July 15, 2017

The Pull List: 5 July 2017, Part 1

12 year-old Cloudia, her sister Rex and their mother drive cross-country to their new home. They collide with a rift in the universe, out of which pour a pantheon of gods escaping their own destruction. Suddenly Cloudia has super-strength, the gods can talk to her through her smartphone, and her sister Rex appears to have turned into a woolly rhinoceros.

I was first exposed to Ulises Farinas and Erick Freitas via their intriguing anthology series Amazing Forest. Now they're working on a longer-form work, the contemporary fantasy Cloudia & Rex. This first issue is rich with ideas, but perhaps a little too abrupt to get the dramatic traction their story needs. On the plus side the characters are appealing and believable, despite the strange circumstances in which they find themselves.

Daniel Irizarri's artwork has a rough quality to it, but very subtle and effective colours. It has a distinctive style, which always helps. Particularly impressive are Irizarri's designs for the various gods - all inspired by real-world deities. This is a promising beginning to a new independent series, and time will tell if future issues live up to its potential. (3/5)

Cloudia & Rex #1. Roar. Written by Ulises Farinas and Erick Freitas. Art by Daniel Irizarri.

Under the cut: reviews of Batman, Daredevil, Green Arrow, Seven to Eternity and Superman.

Batman #26
DC Comics. Written by Tom King. Art by Mikel Janin. Colours by June Chung.
"The War of Jokes and Riddles" kicks off as the Riddler and the Joker begin to fight against each other. This issue gets bleak remarkably quickly, and Tom King writes it in an unbelievably effective and disturbing way. I think this may be the darkest his Batman run has been yet, and every indication is that it is going to get darker before it gets brighter. Mikel Janin's artwork is absolutely tremendous, and a key selling point for this arc. June Chung's colours accentuate it very well. I really like the New 52 era Riddler: he has an edge and a danger to him that he rarely used to have. (5/5)

Daredevil #23
Marvel. Written by Charles Soule. Art by Alec Morgan. Colours by Matt Milla.
When his latest crime-fighting strategy gets a court challenge, Matt Murdock seeks the assistance of fellow lawyer (and superhero) Jessica Walters - only to find himself the target of an attack, and Walters not the She-Hulk that he remembers. I always like seeing these characters team up, given their legal professions, and it is nice to see Jennifer interact with other Marvel characters outside of her own title. It is also a clever, well-developed storyline, combining vigilante action with courtroom drama very effectively. (4/5)

Green Arrow #26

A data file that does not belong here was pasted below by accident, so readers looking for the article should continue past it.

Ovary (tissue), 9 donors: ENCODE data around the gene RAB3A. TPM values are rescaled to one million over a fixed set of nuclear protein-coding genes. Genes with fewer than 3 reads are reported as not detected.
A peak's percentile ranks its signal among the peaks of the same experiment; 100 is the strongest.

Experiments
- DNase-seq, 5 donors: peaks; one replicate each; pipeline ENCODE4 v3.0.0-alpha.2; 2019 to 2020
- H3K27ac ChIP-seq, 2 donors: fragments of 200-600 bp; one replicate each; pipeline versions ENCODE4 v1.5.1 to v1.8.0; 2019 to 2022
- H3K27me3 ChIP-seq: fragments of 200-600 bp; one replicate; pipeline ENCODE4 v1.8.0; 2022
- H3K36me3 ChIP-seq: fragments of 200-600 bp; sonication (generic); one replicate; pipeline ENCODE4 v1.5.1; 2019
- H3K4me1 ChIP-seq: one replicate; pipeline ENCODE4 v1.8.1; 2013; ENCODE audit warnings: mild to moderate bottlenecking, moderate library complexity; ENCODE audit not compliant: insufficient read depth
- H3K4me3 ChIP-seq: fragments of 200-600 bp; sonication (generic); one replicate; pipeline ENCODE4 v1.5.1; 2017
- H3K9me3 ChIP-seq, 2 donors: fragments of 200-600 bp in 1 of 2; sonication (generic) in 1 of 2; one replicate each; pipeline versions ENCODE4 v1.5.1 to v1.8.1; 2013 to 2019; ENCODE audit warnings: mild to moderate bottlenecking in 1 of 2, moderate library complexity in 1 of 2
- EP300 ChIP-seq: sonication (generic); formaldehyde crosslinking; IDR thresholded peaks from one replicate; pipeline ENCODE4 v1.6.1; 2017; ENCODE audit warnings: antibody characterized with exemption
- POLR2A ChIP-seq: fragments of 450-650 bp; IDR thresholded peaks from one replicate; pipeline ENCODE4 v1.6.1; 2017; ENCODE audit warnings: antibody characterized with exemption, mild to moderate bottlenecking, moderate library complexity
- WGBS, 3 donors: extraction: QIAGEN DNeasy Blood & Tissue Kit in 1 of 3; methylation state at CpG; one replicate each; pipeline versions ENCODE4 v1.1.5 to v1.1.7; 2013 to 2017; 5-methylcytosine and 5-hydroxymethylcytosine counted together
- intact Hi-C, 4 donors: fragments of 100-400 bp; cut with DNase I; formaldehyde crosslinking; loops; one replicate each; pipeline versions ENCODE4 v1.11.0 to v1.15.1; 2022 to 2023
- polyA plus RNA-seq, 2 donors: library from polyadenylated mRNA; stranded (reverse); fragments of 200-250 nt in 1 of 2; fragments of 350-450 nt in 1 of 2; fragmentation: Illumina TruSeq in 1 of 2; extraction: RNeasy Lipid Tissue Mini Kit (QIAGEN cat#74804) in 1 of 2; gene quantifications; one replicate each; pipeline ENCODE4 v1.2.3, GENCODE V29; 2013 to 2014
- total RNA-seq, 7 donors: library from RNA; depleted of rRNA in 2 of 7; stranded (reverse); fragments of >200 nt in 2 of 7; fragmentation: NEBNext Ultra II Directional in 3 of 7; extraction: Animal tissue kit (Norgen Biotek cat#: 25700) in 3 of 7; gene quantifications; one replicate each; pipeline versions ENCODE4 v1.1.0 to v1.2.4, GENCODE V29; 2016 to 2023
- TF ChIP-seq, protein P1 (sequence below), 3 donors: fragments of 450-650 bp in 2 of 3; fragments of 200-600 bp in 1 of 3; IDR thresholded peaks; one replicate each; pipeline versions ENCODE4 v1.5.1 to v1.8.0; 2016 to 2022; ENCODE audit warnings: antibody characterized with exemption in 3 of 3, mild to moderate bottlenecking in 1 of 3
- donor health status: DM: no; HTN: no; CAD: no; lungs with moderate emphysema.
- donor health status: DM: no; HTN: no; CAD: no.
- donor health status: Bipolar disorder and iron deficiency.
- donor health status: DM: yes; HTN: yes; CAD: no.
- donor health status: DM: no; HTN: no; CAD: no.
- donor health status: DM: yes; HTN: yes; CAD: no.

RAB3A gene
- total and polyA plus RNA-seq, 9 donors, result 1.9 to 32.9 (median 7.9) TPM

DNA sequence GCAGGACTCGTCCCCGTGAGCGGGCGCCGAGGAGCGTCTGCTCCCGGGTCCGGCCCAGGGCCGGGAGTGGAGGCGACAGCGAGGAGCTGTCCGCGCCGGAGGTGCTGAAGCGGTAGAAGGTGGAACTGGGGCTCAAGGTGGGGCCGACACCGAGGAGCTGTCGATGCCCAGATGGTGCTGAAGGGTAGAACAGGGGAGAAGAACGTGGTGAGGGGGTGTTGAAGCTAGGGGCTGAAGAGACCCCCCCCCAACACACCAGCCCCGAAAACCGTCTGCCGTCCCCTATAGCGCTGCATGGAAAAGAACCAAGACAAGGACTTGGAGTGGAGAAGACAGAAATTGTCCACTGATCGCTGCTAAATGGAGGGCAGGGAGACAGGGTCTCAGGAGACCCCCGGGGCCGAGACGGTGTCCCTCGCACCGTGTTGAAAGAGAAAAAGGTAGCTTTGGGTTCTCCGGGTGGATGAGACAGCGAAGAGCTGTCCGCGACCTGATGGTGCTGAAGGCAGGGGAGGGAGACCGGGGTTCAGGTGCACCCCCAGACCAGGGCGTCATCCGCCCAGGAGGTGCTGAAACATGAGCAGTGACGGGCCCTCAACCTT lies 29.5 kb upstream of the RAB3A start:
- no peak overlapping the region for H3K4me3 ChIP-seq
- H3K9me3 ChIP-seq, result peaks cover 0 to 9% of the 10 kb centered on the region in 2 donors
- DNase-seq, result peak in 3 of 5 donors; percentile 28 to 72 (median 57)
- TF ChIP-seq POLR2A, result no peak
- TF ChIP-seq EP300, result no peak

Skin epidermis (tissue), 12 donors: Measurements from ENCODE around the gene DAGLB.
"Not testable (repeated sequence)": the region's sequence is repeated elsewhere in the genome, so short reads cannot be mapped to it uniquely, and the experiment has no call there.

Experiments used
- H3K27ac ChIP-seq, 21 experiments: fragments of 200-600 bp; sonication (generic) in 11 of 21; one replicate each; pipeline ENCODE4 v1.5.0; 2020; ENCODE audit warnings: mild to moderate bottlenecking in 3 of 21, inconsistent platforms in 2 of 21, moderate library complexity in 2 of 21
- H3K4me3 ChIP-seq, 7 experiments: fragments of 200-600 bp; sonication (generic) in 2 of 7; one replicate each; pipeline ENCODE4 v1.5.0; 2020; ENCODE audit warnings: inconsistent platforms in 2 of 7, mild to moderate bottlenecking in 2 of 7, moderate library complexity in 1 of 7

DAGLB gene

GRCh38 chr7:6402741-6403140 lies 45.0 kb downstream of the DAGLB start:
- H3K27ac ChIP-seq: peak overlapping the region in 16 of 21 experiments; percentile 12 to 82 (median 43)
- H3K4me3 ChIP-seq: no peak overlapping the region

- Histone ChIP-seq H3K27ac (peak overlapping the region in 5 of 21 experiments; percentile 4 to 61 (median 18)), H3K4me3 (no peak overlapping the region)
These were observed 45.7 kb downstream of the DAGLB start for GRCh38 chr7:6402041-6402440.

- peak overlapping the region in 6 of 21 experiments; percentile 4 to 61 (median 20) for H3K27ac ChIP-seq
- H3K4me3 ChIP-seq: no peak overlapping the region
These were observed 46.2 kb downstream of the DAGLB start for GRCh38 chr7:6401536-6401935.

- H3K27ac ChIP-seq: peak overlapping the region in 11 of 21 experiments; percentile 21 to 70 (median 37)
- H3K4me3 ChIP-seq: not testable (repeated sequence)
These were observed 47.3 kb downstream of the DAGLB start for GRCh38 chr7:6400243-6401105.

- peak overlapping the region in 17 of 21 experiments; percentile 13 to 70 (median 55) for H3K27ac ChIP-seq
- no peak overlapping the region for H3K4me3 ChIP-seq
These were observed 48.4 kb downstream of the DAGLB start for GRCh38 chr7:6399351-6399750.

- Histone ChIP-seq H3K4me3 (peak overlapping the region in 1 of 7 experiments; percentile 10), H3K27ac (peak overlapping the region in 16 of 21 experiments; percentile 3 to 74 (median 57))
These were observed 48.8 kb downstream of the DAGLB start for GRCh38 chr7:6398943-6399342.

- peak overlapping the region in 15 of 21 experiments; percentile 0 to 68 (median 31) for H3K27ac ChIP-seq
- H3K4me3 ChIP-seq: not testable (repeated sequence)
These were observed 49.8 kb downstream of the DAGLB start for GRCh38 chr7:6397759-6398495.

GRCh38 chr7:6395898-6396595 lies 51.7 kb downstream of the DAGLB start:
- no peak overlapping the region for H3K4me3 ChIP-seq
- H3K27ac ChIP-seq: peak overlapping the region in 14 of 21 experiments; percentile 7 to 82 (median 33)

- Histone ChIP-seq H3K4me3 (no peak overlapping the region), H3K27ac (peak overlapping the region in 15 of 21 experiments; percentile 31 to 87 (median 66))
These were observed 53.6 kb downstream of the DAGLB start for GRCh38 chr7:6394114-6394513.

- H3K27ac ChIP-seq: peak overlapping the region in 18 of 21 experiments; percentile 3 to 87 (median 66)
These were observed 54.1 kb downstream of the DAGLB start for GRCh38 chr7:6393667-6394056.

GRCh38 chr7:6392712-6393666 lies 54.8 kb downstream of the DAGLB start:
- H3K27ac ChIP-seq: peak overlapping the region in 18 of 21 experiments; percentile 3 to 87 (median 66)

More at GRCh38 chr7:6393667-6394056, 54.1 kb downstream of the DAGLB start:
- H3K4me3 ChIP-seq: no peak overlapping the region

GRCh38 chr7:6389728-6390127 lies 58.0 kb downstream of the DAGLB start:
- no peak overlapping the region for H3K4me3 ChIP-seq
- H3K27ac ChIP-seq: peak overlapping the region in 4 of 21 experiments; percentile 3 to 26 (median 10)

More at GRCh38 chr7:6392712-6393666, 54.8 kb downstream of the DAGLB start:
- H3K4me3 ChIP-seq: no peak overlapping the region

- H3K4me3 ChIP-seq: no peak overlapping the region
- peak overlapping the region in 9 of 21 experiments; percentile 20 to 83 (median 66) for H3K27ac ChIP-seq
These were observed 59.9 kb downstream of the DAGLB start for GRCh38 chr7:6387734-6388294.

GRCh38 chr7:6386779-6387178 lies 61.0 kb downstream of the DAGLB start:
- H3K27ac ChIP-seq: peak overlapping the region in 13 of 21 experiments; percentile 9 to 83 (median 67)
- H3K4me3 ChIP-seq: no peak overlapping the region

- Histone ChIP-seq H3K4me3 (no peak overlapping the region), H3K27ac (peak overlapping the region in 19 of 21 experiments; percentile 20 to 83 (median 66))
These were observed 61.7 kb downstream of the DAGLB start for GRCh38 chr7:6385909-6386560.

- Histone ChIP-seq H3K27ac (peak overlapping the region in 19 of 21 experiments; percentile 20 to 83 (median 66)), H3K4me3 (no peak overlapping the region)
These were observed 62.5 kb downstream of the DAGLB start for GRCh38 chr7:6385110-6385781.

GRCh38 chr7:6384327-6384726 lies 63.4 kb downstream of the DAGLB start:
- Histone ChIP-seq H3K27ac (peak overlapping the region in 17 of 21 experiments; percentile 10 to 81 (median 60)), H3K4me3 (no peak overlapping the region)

DC Comics. Written by Benjamin Percy. Art and colours by Stephen Byrne.
Green Arrow is out on the road to prevent the Ninth Circle from taking over the USA. His first stop brings him a secret operation to 'mine' the speed force from a hidden crack in space/time, as well as a team-up with the Flash. It all feels rather slight and arbitrary, something not helped by the low panel count per page. It all rushes by as if the Flash was writing the thing. Guest artist Stephen Byrne's work lacks the impact of Juan Ferreyra or Otto Schmidt, but will hopefully develop if he sticks around. (2/5)

Seven to Eternity #7
Image. Written by Rick Remender. Art by James Harren. Art by Matt Hollingsworth.
Adam Osidis has betrayed his companions, rescuing the Mud King and absconding with him - while simultaneously leaving the fairy Jevalia for dead. Now those betrayed companions, accompanied by his daughter, race to save Jevalia's life. In terms of story, this new issue takes off in an unexpected direction and allows for some further world-building and character development. I appreciate all of that immensely. In terms of art, regular (and outstanding) artist Jerome Opena has taken a break and been replaced by James Harren. While Harren is a talented artist, I do miss the intricately detailed artwork that Opena brought to the series. If given the choice, I'd have been happier to see the book delayed to accommodate Opena's schedule than have the art style change. (3/5)

Superman #26
DC Comics. Written by Michael Moreci. Art by Scott Godlewski. Colours by Hi-Fi.
The guest team of Micheal Moreci and Scott Godlewski (Copperhead) take on a nicely developed one-shot story, as Clark struggles to educate his son Jonathan in how to be an effective superhero. It is a story about fathers and sons, as flashbacks allow Moreci to echo Clark's struggle against a similar difficulty he shared with his own father back when he was a child. This is not an essential storyline, but it is a well-developed character piece. Godlewski's artwork is strong and appealing. (4/5)

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